Rabbi Moti Rieber, Lawrence Jewish Community Congregation, 917 Highland Drive:
Passover (in Hebrew, Pesach) is a holiday that requires a great deal of preparation. Not only can’t we eat grains (wheat, barley, spelt, rye or oats) that are leavened, we are actually prohibited from owning them or benefiting from them in any way. We therefore prepare for the holiday by completely cleaning our homes of all traces of these products. Foregoing hametz (as the leavened products are collectively called) reminds us of those that when the Israelites were liberated from Egypt, they had to leave hurriedly, in the middle of the night. They didn’t have time to make elaborate preparations, or even to allow their bread to rise.
On the first and second night of Pesach itself, families and friends gather for a meal known as a Seder (SAY-der). This is a combination of a religious ritual and a festive meal. We read from a book called a Haggadah, which recounts the miracle of deliverance from slavery — both historical, physical slavery in Egypt, and the spiritual slavery that our ancestors saw as idolatry and which we can see as the replacement of Godliness with the trappings of human achievement or materialistic acquisitiveness.
Our family gathers with a combination of old friends and new: this year, in addition to our five, we will be joined by another family of five and the mother’s parents, with whom we have been spending this night over the past few years; an old (non-Jewish) friend of mine, who will be joining us as a guest for the first time; a couple from my congregation in Lawrence; and another couple from Overland Park whose family is out of town. On the second night we will gather with about 80 people from the Lawrence Jewish Community Congregation. In this way we celebrate that freedom is something we both gain and enjoy — together!
— Send email to Moti Rieber at firstname.lastname@example.org.
David Berkowitz, past president, Lawrence Jewish Community Congregation, 917 Highland Drive:
My family observes Passover in several different ways. We have additional dietary restrictions including not eating leavened bread. We do not work on the first day, and we have Seders (Passover ceremonial feast) on the first and second evening. Where we differ from many families, however, is we use two different Haggadot (Passover prayer books). On the first night we use a fairly modern Reform Haggadah and on the second night an older Reform Haggadah that was used in my grandfather’s home in Wichita.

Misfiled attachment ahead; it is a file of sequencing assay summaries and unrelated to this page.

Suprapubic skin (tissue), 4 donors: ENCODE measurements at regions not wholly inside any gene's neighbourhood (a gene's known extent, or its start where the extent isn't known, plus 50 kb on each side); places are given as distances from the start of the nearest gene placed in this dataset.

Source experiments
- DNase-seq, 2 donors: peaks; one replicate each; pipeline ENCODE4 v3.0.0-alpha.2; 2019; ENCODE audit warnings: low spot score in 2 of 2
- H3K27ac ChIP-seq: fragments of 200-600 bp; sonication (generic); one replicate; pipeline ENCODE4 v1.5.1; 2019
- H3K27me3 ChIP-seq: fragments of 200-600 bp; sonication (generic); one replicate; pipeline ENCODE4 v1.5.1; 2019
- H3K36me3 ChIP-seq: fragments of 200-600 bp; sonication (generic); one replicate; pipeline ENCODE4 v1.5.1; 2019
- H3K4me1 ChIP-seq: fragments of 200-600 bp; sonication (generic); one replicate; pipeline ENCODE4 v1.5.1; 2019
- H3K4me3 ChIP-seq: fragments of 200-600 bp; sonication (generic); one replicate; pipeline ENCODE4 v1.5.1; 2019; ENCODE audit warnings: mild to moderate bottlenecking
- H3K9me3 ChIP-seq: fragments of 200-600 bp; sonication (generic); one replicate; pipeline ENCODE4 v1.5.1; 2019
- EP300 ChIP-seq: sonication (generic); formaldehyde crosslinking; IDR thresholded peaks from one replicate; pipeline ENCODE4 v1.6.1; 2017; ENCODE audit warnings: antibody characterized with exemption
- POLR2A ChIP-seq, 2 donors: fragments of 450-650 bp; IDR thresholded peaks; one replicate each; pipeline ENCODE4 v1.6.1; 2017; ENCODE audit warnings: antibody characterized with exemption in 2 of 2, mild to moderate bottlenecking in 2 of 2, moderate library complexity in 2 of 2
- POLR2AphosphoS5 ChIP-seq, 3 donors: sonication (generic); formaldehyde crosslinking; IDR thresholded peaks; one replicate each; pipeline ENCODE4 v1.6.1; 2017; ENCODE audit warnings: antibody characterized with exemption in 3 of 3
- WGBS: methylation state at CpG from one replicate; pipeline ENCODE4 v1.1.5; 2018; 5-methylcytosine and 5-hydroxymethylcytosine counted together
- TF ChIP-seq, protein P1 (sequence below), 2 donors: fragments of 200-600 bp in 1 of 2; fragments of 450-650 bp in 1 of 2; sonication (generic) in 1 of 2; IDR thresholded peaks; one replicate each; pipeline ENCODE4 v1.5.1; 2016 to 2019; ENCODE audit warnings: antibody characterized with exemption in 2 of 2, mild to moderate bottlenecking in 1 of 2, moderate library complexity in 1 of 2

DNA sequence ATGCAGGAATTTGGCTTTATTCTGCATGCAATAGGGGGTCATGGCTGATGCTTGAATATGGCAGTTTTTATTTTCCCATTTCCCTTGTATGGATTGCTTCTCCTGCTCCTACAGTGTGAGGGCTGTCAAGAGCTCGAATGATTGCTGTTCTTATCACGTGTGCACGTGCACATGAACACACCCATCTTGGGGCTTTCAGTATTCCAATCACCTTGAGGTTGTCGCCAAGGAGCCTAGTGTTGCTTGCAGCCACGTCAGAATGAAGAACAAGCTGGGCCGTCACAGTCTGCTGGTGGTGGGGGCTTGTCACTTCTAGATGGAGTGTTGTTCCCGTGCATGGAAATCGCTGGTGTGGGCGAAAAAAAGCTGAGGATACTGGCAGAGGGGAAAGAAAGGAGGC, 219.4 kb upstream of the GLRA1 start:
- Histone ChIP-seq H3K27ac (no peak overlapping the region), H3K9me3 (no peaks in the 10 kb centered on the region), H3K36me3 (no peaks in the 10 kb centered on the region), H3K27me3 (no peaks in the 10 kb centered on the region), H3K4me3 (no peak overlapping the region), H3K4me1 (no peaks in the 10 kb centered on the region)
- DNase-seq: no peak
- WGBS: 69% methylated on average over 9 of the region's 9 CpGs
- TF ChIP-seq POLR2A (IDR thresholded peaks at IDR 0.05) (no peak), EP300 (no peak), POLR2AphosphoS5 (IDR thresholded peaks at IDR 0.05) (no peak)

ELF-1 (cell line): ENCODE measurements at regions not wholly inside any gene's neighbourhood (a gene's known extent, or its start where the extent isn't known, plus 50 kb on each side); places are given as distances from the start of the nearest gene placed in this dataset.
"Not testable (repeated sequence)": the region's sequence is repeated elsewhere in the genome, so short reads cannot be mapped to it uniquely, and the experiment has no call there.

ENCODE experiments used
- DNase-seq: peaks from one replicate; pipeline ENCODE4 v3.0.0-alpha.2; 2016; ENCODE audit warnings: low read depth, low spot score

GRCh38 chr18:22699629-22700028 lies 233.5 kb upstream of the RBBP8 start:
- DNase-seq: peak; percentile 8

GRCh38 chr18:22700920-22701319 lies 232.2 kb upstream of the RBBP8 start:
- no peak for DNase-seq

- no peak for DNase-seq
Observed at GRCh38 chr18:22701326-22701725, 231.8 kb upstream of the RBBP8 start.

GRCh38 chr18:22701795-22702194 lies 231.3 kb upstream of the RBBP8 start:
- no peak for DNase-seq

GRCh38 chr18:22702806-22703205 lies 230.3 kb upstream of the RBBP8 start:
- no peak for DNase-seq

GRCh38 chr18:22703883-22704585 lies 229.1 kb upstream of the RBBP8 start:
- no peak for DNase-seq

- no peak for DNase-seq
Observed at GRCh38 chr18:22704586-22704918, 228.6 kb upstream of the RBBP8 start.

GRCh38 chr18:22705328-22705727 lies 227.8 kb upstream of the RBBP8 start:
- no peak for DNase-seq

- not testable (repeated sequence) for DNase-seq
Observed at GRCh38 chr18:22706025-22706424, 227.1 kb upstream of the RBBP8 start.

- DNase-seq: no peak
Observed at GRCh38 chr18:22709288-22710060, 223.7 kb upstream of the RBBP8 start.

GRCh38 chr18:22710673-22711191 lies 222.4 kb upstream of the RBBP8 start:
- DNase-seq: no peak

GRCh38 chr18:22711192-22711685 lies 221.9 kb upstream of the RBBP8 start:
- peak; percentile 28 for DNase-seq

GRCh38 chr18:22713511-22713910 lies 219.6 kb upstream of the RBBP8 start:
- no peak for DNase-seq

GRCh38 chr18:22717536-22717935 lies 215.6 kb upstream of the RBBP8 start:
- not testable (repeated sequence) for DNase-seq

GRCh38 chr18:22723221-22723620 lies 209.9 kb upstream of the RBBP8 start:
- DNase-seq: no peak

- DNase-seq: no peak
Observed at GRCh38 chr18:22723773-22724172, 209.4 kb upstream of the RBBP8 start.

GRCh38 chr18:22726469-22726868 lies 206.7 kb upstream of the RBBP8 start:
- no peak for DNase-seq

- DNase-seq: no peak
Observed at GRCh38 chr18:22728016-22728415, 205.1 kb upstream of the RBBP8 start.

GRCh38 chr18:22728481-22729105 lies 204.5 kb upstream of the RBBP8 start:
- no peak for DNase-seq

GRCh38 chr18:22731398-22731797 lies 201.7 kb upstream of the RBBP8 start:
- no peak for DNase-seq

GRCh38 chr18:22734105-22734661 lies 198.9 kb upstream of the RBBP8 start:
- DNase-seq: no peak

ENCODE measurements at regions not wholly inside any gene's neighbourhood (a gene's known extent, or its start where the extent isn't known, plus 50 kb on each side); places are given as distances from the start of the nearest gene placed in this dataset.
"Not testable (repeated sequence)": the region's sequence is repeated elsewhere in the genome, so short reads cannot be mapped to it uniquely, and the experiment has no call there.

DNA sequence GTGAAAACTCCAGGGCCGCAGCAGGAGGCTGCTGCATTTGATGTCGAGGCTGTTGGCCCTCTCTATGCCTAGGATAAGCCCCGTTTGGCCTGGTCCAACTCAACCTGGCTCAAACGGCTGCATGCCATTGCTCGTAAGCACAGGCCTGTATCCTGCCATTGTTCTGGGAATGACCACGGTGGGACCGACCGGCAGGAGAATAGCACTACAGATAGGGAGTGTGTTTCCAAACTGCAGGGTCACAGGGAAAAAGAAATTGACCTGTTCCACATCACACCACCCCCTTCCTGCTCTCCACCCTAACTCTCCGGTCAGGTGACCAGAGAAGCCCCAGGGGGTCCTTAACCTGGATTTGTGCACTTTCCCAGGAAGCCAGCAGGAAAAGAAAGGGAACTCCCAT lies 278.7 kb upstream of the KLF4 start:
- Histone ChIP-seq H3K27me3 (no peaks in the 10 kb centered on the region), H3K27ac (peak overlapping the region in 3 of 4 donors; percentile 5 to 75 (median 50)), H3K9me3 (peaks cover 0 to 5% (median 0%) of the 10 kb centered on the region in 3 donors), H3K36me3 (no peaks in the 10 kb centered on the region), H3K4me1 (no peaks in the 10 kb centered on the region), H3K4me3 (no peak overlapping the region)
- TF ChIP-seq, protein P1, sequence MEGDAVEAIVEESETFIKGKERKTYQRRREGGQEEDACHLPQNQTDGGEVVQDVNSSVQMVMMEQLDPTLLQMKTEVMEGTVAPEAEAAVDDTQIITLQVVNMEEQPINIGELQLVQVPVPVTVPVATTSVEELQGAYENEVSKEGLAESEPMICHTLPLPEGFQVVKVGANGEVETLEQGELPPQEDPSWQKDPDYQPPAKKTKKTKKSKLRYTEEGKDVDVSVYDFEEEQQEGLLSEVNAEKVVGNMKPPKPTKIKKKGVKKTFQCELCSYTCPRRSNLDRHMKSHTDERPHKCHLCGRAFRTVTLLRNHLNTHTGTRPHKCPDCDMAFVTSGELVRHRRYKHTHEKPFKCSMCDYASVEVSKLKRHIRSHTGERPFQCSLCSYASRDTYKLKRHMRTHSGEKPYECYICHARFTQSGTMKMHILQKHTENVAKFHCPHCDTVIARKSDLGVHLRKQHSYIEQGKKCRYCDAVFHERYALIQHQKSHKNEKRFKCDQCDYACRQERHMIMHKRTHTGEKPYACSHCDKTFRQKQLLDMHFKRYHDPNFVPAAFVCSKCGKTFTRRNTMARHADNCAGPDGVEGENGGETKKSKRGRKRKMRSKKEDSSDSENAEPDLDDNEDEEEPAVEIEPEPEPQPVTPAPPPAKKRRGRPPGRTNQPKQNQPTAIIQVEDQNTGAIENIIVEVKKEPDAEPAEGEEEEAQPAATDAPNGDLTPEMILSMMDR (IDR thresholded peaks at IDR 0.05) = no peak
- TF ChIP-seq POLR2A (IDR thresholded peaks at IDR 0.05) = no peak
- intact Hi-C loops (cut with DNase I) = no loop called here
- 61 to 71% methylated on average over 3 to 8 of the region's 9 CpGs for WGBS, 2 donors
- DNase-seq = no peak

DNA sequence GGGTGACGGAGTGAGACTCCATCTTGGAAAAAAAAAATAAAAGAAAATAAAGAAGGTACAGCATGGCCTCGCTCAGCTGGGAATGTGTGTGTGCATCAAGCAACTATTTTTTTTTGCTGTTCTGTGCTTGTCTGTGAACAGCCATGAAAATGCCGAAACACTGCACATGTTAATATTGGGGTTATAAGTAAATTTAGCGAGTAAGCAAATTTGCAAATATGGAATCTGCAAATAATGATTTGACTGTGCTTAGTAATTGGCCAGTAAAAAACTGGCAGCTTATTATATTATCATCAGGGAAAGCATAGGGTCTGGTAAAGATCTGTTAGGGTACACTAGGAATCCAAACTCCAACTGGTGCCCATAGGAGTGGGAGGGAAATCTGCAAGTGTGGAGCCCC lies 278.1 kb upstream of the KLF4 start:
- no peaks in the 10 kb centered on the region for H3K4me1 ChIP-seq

The English in the first Haggadah is modern and gender neutral. There’s more Hebrew integrated into the service as well as a number of alternative readings. The illustrations are watercolors and symbolic.
The Haggadah that we use on the second night differs in many respects. Its English is King James-style, and anything but gender-neutral. There’s relatively little Hebrew integrated into the service, and the illustrations are realistic, many of them engravings. The service itself is considerably abbreviated.
What makes the second Haggadah particularly meaningful for both myself and my wife are my grandfather’s notations as to who is going to read a particular passage.
This of course provides a connection with past generations, and for me it particularly brings to mind my extended family who would get together during the Passover Seder. All but three have now passed away, but their memories come alive on the second night.
Despite the differences between the Haggadot, both celebrate God’s most precious gift to humanity, that being freedom. As Americans and Jews we understand just how precious this gift is and are happy to make the celebration of freedom the main observance of our Passover.
— Send email to David Berkowitz at email@example.com.